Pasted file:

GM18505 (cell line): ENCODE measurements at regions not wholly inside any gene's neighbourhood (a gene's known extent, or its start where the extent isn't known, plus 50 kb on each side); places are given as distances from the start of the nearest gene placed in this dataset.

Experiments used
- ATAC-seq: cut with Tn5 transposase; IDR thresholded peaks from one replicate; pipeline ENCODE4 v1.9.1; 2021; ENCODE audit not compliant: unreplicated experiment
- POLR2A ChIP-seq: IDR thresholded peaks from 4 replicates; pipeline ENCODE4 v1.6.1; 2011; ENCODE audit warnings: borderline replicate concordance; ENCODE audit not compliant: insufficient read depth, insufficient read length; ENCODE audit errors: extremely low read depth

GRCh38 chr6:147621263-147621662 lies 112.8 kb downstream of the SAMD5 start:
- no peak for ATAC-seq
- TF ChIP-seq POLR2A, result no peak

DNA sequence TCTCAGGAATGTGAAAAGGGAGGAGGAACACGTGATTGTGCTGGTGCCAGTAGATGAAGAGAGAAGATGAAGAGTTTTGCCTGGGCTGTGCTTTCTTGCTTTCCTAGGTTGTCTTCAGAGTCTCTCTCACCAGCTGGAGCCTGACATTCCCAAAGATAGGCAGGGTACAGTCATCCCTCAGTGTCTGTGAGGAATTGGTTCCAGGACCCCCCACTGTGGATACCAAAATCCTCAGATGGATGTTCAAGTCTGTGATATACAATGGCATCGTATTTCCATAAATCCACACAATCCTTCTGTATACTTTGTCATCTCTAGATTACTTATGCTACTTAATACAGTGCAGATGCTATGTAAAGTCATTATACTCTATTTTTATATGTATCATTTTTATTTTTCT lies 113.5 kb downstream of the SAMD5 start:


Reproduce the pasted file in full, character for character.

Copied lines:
GM18505 (cell line): ENCODE measurements at regions not wholly inside any gene's neighbourhood (a gene's known extent, or its start where the extent isn't known, plus 50 kb on each side); places are given as distances from the start of the nearest gene placed in this dataset.

Experiments used
- ATAC-seq: cut with Tn5 transposase; IDR thresholded peaks from one replicate; pipeline ENCODE4 v1.9.1; 2021; ENCODE audit not compliant: unreplicated experiment
- POLR2A ChIP-seq: IDR thresholded peaks from 4 replicates; pipeline ENCODE4 v1.6.1; 2011; ENCODE audit warnings: borderline replicate concordance; ENCODE audit not compliant: insufficient read depth, insufficient read length; ENCODE audit errors: extremely low read depth

GRCh38 chr6:147621263-147621662 lies 112.8 kb downstream of the SAMD5 start:
- no peak for ATAC-seq
- TF ChIP-seq POLR2A, result no peak

DNA sequence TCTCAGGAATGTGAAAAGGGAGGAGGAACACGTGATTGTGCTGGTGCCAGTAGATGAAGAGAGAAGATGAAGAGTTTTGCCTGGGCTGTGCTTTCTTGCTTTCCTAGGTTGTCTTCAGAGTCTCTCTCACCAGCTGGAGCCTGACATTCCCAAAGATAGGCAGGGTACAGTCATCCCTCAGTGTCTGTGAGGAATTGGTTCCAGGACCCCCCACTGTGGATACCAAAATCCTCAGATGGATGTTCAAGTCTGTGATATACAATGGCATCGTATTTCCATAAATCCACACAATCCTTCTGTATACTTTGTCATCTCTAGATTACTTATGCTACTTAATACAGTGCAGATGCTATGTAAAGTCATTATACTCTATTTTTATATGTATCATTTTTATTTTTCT lies 113.5 kb downstream of the SAMD5 start: